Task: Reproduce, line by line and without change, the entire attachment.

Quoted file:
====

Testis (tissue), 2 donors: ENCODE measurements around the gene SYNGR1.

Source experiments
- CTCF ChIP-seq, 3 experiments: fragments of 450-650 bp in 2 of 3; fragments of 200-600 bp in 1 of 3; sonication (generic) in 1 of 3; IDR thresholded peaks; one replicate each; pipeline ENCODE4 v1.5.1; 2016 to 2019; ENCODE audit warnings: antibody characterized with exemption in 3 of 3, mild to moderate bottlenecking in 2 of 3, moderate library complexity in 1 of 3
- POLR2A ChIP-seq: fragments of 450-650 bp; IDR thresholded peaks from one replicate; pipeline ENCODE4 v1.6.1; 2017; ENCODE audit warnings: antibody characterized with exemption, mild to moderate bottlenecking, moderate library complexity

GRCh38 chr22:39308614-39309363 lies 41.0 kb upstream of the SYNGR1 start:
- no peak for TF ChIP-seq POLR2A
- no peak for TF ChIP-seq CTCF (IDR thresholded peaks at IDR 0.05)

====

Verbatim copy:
Testis (tissue), 2 donors: ENCODE measurements around the gene SYNGR1.

Source experiments
- CTCF ChIP-seq, 3 experiments: fragments of 450-650 bp in 2 of 3; fragments of 200-600 bp in 1 of 3; sonication (generic) in 1 of 3; IDR thresholded peaks; one replicate each; pipeline ENCODE4 v1.5.1; 2016 to 2019; ENCODE audit warnings: antibody characterized with exemption in 3 of 3, mild to moderate bottlenecking in 2 of 3, moderate library complexity in 1 of 3
- POLR2A ChIP-seq: fragments of 450-650 bp; IDR thresholded peaks from one replicate; pipeline ENCODE4 v1.6.1; 2017; ENCODE audit warnings: antibody characterized with exemption, mild to moderate bottlenecking, moderate library complexity

GRCh38 chr22:39308614-39309363 lies 41.0 kb upstream of the SYNGR1 start:
- no peak for TF ChIP-seq POLR2A
- no peak for TF ChIP-seq CTCF (IDR thresholded peaks at IDR 0.05)